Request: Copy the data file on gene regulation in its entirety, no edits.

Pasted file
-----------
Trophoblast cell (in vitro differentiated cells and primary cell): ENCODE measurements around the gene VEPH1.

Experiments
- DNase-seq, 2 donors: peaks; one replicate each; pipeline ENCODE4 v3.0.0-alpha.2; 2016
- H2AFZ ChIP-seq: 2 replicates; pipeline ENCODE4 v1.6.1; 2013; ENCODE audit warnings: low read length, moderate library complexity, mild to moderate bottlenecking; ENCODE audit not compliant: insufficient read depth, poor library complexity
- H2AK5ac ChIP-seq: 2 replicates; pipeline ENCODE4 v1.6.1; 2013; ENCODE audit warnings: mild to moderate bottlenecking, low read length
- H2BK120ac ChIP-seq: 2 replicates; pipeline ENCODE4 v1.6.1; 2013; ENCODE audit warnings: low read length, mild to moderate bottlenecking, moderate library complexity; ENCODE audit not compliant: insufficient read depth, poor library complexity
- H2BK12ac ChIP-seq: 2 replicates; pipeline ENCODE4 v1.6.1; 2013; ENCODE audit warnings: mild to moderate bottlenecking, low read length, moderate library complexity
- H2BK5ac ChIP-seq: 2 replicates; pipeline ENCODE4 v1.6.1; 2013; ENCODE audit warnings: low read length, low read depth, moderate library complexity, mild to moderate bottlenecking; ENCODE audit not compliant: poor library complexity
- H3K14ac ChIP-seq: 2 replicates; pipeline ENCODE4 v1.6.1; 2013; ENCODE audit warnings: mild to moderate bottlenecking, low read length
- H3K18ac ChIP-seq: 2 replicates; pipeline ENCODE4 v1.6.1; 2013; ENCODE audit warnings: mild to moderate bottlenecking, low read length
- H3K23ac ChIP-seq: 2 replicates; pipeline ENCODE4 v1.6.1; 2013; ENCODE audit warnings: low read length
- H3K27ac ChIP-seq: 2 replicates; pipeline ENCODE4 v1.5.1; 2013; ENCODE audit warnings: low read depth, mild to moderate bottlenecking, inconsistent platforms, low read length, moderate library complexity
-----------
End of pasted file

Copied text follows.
Trophoblast cell (in vitro differentiated cells and primary cell): ENCODE measurements around the gene VEPH1.

Experiments
- DNase-seq, 2 donors: peaks; one replicate each; pipeline ENCODE4 v3.0.0-alpha.2; 2016
- H2AFZ ChIP-seq: 2 replicates; pipeline ENCODE4 v1.6.1; 2013; ENCODE audit warnings: low read length, moderate library complexity, mild to moderate bottlenecking; ENCODE audit not compliant: insufficient read depth, poor library complexity
- H2AK5ac ChIP-seq: 2 replicates; pipeline ENCODE4 v1.6.1; 2013; ENCODE audit warnings: mild to moderate bottlenecking, low read length
- H2BK120ac ChIP-seq: 2 replicates; pipeline ENCODE4 v1.6.1; 2013; ENCODE audit warnings: low read length, mild to moderate bottlenecking, moderate library complexity; ENCODE audit not compliant: insufficient read depth, poor library complexity
- H2BK12ac ChIP-seq: 2 replicates; pipeline ENCODE4 v1.6.1; 2013; ENCODE audit warnings: mild to moderate bottlenecking, low read length, moderate library complexity
- H2BK5ac ChIP-seq: 2 replicates; pipeline ENCODE4 v1.6.1; 2013; ENCODE audit warnings: low read length, low read depth, moderate library complexity, mild to moderate bottlenecking; ENCODE audit not compliant: poor library complexity
- H3K14ac ChIP-seq: 2 replicates; pipeline ENCODE4 v1.6.1; 2013; ENCODE audit warnings: mild to moderate bottlenecking, low read length
- H3K18ac ChIP-seq: 2 replicates; pipeline ENCODE4 v1.6.1; 2013; ENCODE audit warnings: mild to moderate bottlenecking, low read length
- H3K23ac ChIP-seq: 2 replicates; pipeline ENCODE4 v1.6.1; 2013; ENCODE audit warnings: low read length
- H3K27ac ChIP-seq: 2 replicates; pipeline ENCODE4 v1.5.1; 2013; ENCODE audit warnings: low read depth, mild to moderate bottlenecking, inconsistent platforms, low read length, moderate library complexity